The common goldeneye is a medium-sized, large-headed diving duck with a spectacular eponymous yellow eye visible even from a considerable distance. Its forehead slopes into its bill, which often is punctuated with a yellow tip. Males are white on the throat, back and flanks, dark above, and have a brilliant green head featuring a large, white rounded mark on the cheek—a reliable field mark. Female common goldeneyes are gray-bodied with brown heads, and no cheek spot.
Almost entirely silent, common goldeneyes do vocalize when courting (displaying males deliver a jip JEEEEV) or when in distress (some nesting females utter cuk calls). The male common goldeneye’s wings produce a whistling sound during flight, which is amplified during cold weather conditions.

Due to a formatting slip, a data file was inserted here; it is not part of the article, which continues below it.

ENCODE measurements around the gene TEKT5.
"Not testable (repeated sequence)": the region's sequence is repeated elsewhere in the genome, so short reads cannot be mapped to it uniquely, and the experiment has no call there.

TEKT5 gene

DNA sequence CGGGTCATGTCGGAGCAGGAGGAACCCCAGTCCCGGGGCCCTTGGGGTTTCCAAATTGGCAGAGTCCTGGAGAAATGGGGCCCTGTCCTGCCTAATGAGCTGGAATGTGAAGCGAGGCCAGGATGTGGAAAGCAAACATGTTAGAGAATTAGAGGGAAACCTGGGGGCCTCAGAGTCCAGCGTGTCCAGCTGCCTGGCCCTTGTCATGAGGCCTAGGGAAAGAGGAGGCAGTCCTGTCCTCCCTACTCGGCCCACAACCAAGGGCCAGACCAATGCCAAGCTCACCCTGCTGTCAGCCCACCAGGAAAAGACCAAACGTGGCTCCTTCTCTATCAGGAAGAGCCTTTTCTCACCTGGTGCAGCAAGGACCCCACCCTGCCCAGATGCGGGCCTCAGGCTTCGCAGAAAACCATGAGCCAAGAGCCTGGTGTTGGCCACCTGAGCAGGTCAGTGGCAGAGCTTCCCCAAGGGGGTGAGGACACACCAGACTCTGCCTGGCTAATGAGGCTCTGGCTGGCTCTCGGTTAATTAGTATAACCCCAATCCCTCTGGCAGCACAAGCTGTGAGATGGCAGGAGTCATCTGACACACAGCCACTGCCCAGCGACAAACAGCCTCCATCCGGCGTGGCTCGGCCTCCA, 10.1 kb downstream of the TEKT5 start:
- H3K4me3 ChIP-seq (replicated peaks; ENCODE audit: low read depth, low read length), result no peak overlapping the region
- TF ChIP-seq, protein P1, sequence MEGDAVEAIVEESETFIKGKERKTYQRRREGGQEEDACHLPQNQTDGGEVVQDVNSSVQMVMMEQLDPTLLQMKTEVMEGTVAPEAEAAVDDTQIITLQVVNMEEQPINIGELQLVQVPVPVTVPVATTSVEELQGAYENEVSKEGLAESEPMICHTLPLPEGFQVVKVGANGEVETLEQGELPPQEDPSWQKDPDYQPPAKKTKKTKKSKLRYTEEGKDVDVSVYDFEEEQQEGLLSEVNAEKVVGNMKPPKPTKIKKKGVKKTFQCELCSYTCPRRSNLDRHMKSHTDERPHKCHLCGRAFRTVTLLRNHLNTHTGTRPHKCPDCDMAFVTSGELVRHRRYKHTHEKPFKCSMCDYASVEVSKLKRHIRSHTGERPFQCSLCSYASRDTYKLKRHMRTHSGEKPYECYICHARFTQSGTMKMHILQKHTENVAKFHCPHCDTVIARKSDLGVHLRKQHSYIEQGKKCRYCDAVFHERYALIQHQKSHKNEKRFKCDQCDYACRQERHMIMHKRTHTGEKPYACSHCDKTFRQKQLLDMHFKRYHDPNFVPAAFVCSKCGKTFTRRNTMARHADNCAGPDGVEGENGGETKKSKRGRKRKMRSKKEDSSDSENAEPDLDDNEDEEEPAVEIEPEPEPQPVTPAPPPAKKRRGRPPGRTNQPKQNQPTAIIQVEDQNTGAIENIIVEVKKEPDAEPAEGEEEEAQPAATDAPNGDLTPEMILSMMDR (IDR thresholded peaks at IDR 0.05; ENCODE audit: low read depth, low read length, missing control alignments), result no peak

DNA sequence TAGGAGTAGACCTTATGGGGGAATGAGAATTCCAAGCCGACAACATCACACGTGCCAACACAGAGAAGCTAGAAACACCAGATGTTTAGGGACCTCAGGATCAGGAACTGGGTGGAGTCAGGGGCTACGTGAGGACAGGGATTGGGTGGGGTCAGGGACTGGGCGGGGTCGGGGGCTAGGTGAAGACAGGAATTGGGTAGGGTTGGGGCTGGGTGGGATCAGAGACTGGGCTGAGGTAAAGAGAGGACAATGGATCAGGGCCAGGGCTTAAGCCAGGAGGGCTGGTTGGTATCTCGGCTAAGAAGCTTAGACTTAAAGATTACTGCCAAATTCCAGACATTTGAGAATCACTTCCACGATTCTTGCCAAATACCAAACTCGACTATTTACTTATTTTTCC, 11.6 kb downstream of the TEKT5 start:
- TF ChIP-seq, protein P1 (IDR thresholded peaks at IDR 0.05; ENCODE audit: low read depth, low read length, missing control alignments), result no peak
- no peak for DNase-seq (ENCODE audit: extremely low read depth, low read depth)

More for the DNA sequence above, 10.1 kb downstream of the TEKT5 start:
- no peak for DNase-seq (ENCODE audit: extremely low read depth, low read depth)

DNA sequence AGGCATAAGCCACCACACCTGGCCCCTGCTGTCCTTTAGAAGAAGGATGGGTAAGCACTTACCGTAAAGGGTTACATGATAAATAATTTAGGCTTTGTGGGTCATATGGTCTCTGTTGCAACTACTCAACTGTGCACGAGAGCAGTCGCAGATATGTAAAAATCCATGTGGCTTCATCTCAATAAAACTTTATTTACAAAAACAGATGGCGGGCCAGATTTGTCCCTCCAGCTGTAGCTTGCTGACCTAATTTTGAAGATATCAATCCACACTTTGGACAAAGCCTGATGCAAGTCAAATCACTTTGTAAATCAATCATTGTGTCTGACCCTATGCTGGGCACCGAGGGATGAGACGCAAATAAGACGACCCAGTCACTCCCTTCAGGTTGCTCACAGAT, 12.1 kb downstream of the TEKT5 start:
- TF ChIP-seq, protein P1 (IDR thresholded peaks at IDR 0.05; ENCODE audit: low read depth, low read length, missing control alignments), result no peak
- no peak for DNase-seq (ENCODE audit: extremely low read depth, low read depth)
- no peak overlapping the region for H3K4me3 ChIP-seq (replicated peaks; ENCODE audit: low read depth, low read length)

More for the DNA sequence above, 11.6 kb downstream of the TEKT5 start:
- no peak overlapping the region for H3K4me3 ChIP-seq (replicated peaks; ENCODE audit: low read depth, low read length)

A common sight on large bodies of water, common goldeneyes sometimes gather in large numbers. They are located throughout the United States during winter, both along coastal areas and in inland lakes. Common goldeneyes are diving ducks that seek food in relatively shallow water.
Goldeneyes nest in tree cavities, some of which can be nearly three stories from ground level. That means that when chicks leave their nest—at just one day old—they take a leap of faith from the nest hole to the beckoning female goldeneye below.